2 of 100 Signatures
    Created by Sinead Jackson
  • Support E-learning for kids during a pandemic
    Keep our kids safe, keep ourselves safe so we can keep our Ireland safe!!!
    761 of 800 Signatures
    Created by Yana Wang
  • Stop the closure of St. Mary's Home in Merrion
    35 blind and visually-impaired ladies have lived here some for over six decades. The proposal is to close the centre and transfer these people to other locations. They have been friends for years; they know the layout of their environment; now they are to be separated and sent to different places. It is difficult enough when you are blind to get to know a new place but when you are an elderly prson it is much more difficult.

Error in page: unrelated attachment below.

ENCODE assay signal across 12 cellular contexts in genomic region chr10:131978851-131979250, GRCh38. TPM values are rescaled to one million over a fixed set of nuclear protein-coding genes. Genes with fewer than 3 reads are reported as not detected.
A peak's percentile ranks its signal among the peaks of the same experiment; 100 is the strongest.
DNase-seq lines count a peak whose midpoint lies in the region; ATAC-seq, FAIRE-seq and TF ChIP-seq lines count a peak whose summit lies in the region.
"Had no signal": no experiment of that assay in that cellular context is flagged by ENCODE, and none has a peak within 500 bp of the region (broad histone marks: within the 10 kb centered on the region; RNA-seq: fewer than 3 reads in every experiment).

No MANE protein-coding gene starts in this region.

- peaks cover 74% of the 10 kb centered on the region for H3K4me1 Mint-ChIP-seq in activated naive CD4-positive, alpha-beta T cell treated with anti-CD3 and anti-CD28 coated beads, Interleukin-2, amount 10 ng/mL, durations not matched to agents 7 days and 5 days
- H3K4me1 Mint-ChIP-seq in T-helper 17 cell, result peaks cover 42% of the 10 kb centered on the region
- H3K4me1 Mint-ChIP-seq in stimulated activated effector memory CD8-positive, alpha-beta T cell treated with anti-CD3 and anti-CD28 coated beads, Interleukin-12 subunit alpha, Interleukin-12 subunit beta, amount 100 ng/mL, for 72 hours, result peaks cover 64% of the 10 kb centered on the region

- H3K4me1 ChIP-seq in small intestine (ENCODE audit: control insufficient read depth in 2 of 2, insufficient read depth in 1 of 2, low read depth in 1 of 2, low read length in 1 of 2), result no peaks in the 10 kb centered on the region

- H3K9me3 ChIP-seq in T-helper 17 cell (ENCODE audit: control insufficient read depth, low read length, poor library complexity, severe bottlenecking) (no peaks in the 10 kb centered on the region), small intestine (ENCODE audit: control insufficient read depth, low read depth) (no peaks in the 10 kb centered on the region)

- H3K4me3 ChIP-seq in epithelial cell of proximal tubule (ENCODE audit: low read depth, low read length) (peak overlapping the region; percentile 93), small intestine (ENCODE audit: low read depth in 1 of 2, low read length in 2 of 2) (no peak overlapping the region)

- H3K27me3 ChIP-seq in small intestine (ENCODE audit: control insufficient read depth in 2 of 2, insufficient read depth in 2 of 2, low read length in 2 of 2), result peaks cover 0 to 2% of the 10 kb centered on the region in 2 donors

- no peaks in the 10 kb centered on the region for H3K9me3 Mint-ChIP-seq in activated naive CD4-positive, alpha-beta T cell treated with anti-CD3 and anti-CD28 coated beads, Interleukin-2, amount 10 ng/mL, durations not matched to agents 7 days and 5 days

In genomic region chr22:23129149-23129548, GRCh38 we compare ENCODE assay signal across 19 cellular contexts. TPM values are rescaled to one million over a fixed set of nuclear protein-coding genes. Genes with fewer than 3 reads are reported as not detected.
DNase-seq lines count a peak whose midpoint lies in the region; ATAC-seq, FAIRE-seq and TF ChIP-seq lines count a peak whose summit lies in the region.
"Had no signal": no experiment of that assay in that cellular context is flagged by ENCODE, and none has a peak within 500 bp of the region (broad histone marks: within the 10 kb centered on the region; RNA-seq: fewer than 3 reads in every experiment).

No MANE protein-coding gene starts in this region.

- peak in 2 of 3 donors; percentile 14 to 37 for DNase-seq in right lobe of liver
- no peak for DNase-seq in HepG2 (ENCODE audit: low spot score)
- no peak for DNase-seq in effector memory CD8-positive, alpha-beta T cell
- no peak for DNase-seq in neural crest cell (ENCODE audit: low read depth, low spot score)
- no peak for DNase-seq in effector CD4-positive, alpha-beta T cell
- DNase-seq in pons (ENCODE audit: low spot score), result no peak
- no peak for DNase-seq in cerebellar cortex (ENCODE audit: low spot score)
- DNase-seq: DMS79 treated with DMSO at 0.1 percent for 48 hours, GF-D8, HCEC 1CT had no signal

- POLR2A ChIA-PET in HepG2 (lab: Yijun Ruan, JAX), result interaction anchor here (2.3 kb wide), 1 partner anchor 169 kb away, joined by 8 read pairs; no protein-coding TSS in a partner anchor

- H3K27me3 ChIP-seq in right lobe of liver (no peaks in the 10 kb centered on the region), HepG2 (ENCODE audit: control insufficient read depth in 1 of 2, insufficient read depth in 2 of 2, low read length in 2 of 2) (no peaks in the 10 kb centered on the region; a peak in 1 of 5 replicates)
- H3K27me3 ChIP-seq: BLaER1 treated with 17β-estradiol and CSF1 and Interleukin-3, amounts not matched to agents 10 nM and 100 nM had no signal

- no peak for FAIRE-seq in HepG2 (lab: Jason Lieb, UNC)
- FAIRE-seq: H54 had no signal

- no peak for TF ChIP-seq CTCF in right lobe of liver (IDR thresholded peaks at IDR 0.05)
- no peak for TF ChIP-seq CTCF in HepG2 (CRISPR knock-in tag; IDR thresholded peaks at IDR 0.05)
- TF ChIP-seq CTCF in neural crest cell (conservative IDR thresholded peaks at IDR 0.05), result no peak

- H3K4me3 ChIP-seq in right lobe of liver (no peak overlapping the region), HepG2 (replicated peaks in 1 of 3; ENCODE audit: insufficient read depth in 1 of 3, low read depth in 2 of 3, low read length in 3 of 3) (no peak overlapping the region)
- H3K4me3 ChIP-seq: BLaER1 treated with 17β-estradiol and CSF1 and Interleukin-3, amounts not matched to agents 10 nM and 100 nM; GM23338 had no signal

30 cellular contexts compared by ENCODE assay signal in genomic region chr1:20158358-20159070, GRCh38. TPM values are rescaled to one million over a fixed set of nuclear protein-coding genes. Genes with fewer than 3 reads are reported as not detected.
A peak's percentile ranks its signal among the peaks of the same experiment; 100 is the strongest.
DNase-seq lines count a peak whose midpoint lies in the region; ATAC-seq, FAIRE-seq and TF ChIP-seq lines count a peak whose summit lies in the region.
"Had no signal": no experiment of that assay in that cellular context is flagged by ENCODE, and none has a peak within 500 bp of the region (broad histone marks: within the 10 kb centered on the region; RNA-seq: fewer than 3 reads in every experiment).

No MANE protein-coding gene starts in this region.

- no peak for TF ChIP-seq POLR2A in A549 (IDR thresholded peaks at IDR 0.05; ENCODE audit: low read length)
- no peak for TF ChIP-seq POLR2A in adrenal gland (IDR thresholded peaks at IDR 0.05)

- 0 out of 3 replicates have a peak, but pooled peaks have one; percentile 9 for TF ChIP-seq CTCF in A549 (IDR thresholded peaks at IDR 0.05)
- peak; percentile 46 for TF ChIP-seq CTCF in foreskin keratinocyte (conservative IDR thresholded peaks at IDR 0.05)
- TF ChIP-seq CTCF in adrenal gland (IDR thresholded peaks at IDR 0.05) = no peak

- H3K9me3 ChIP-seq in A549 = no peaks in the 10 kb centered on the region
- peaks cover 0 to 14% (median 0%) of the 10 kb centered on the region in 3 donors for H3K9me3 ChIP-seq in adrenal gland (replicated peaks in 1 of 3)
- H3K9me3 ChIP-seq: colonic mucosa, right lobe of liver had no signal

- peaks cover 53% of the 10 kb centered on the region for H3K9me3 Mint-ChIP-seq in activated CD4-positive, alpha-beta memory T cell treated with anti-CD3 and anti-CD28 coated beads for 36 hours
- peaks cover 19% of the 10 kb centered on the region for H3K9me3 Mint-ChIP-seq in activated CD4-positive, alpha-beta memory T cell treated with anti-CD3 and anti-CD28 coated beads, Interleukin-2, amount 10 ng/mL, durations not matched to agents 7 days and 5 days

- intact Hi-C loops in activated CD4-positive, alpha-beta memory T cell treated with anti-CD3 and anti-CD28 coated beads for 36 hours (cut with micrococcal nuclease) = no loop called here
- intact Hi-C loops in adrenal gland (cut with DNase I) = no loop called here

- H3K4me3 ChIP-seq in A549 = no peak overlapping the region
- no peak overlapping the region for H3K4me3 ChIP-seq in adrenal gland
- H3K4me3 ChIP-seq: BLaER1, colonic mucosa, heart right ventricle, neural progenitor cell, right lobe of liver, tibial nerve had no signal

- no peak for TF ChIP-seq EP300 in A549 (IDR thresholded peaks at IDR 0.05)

234 of 300 Signatures
    Created by Michael Lavin
  • Stop the Racial Discrimination in Clubs and Pubs
    It is so important because i experienced this back in 1998 when i first came to Ireland. I was even pushed out of a pub in Temple Bar for no reason. I reported to the police but nothing was done. I was shocked when my brother that came into the country recently experienced the same discrimination at the point of entry into clubs and pubs.
    2 of 100 Signatures
    Created by olajide ogidan
  • PROPER QUARANTINING: HOLD WHAT WHAT WE HAVE DEARLY WON
    On foot of huge sacrifices made these last 3 months by persons of all ages and circumstances, it would be criminally irresponsible to allow the thirst for tourism income and personal holiday travel to issue in a second wave.
    2 of 100 Signatures
    Created by Bridget Flanagan
  • PROTECT TRANSPORT, RETAIL & CLEANING WORKERS
    To preserve the gains and prevent a second wave.
    2 of 100 Signatures
    Created by Bridget Flanagan
  • Abolish Direct Provision